1. Always have a planned route. Stick to it and inform someone at home of your route and your ETA and give them a "panic" time.
2. Have a GPS with your waypoints plotted.
3. Have a proper spade in your vehicle (a shovel is actually better).
4. Take emergency food with you.
5. Drive on full fuel tanks (in case you get stuck, you can at least leave the motor running and have some warmth from the heater.
6. Take a sleeping bag with for each person and spare warm clothes (beanie, gloves, etc)
7. Remember the national emergency number for all networks is 112. DON'T LEAVE YOUR VEHICLE! DON'T try and walk to the nearest town unless you have it visual and are sure you will make it.!
8. If you are going into a remote area with no cell reception, it is worth hiring or borrowing a Satphone.
9. Once ice forms under compacted snow, the roadway becomes impossibly slippery. Keep your speed commensurate with conditions.
10. Even 4x4's can often slide off the roads under snow conditions. Be sensible. Try deflating your tyres to as low as 0,8 bar to gain more traction, but remember to keep your speed below 60 kph, should you do that. Tyre deflation increases the footprint (lengthways) and is often all that is required to get yourself out of trouble.

We have measured a temperature at the main viewsite at Matroosberg at minus 12C in 2012. Diesel freezes at minus 11C. The human brain tends to shut down quite rapidly too. On that day the door locks froze on our vehicle. If there is wind blowing, the wind chill factor will drop the ambient temperature by many more degrees.

This week we feature three passes frequently covered in snow.

[Expand this page to access the links by clicking the photo, the title or the green READ MORE button]

Published in Mountain Passes News

This morning we have completed the last two passes in Mpumalanga with a total of 46 passes crammed into the small province. For those of you that cant resist passes, this is a province where you can drive many passes in a compact area and there are some very challenging passes on offer. One of those is the Clivia Pass, which just happens to be the second biggest altitude gaining pass in South Africa. Whilst many of their passes are tarred (due to the high rainfall) it is a beautiful place with many interesting and historic places to visit, not least of which is the Blyde River Canyon. Explore Mpumalanga and try some of those beautiful big passes on offer.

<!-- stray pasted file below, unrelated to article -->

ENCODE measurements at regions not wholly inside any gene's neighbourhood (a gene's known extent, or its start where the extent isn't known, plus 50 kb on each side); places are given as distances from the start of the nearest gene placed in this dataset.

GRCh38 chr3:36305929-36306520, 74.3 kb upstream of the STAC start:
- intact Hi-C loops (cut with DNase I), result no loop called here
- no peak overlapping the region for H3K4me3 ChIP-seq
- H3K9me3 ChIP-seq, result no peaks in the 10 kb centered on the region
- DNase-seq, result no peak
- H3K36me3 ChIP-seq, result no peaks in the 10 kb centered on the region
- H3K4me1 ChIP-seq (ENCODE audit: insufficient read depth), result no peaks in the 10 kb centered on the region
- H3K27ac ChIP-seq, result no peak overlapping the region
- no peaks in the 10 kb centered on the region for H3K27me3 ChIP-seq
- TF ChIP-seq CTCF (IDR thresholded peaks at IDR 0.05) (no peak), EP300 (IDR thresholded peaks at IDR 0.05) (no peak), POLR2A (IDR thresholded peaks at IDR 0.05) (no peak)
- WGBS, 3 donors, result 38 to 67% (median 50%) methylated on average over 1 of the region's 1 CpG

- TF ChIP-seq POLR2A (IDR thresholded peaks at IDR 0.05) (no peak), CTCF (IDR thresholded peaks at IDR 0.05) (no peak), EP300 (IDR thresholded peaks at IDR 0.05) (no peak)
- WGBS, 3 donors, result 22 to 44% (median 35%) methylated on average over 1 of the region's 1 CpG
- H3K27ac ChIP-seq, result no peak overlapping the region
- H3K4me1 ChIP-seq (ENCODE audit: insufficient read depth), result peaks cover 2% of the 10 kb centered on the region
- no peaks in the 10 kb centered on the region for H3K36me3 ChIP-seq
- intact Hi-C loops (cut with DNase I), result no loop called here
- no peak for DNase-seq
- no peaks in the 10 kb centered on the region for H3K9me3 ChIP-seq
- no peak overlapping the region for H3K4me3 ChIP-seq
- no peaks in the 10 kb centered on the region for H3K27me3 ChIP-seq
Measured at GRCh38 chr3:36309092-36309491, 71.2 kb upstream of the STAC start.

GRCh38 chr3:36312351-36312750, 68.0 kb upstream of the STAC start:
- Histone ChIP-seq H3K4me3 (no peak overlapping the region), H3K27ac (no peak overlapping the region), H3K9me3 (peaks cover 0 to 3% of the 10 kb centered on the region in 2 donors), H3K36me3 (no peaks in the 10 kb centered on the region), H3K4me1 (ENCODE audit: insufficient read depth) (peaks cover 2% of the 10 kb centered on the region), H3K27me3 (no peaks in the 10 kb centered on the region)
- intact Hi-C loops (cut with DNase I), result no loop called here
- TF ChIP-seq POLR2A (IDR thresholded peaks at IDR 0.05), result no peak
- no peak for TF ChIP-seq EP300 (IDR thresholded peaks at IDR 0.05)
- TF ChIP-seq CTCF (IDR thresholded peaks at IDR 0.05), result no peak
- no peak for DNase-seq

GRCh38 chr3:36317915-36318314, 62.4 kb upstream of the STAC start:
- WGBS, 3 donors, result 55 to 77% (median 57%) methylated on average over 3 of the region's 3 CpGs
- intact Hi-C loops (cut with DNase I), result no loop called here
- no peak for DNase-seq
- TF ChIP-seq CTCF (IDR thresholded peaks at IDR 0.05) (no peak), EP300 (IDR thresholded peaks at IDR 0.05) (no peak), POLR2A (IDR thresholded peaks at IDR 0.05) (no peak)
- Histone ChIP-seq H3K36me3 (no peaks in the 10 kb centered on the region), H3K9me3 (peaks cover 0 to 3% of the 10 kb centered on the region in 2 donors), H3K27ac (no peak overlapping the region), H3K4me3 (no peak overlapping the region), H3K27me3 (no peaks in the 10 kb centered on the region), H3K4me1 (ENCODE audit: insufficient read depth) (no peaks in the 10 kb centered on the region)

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Published in Mountain Passes News

The week that was.......

The good news is, the platinum strike is over. The scary part is by how much that strike affected our GDP. A lowering of the fuel price almost went unnoticed, but for those of us that travel a lot, it is very good news. On the other hand, there is trouble brewing in the Middle East again. At least we can still escape into our beautiful mountains - on foot, bicycle, motorbike, car or 4x4.

Of late we have had some hilarious comments on this website and with due deference to those posters, we post them here as our Top 3 funniest. These are quoted verbatim:

1. How much will you charge to hire out the Helshoogte Pass for a wedding with 92 guests?
2. How much are the caddy fees at Fancourt?
3. We would like to buy some olive trees from you.

This week (as promised) we have moved our news promo to a Thursday. Let us know if you prefer this format or the old format which was Mondays and Thursdays.

As usual we take you across our beautiful land on a voyage of new discoveries and a revisit to some favourites.

[Expand this page to access the links by clicking on the photo, the title or the green READ MORE button]

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Our classic cover pic this week lures us into the unknown. Places we have not been to before.....

With the website being almost complete, we are making some changes. Good changes. Make a note of these, as they will effect especially the mapping side of the website.

Firstly, our Master Map is having a facelift. Previously the black dots indicated passes yet to be produced and the red dots indicated passes already produced. We are changing these icons to show the black dots as tarred or paved passes and the red dots as gravel or jeep track passes. This will make planning from the Master Map much easier for the gravel pass enthusiasts. The process of re-programming these icons has already begun and  should be completed by the end of this week.